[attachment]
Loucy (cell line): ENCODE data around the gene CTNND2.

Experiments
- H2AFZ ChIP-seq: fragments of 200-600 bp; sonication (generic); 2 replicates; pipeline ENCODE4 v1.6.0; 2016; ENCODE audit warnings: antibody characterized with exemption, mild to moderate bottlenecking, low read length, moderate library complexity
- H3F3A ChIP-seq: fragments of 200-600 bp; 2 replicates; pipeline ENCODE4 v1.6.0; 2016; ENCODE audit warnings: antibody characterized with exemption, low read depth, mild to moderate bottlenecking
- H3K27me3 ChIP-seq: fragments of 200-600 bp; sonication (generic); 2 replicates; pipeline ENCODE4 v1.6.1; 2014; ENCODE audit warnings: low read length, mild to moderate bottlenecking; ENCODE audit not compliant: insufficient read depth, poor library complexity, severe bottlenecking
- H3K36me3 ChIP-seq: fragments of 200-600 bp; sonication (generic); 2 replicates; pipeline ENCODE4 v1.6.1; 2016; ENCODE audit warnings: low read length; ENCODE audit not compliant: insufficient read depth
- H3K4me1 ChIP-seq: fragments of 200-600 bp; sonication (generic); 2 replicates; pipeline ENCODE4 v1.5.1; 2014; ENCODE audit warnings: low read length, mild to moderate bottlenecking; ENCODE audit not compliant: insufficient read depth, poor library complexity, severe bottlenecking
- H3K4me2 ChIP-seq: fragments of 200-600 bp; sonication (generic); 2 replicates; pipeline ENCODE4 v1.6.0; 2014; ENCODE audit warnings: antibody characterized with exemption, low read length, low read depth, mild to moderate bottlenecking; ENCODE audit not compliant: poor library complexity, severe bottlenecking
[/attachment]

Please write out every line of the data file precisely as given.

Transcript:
Loucy (cell line): ENCODE data around the gene CTNND2.

Experiments
- H2AFZ ChIP-seq: fragments of 200-600 bp; sonication (generic); 2 replicates; pipeline ENCODE4 v1.6.0; 2016; ENCODE audit warnings: antibody characterized with exemption, mild to moderate bottlenecking, low read length, moderate library complexity
- H3F3A ChIP-seq: fragments of 200-600 bp; 2 replicates; pipeline ENCODE4 v1.6.0; 2016; ENCODE audit warnings: antibody characterized with exemption, low read depth, mild to moderate bottlenecking
- H3K27me3 ChIP-seq: fragments of 200-600 bp; sonication (generic); 2 replicates; pipeline ENCODE4 v1.6.1; 2014; ENCODE audit warnings: low read length, mild to moderate bottlenecking; ENCODE audit not compliant: insufficient read depth, poor library complexity, severe bottlenecking
- H3K36me3 ChIP-seq: fragments of 200-600 bp; sonication (generic); 2 replicates; pipeline ENCODE4 v1.6.1; 2016; ENCODE audit warnings: low read length; ENCODE audit not compliant: insufficient read depth
- H3K4me1 ChIP-seq: fragments of 200-600 bp; sonication (generic); 2 replicates; pipeline ENCODE4 v1.5.1; 2014; ENCODE audit warnings: low read length, mild to moderate bottlenecking; ENCODE audit not compliant: insufficient read depth, poor library complexity, severe bottlenecking
- H3K4me2 ChIP-seq: fragments of 200-600 bp; sonication (generic); 2 replicates; pipeline ENCODE4 v1.6.0; 2014; ENCODE audit warnings: antibody characterized with exemption, low read length, low read depth, mild to moderate bottlenecking; ENCODE audit not compliant: poor library complexity, severe bottlenecking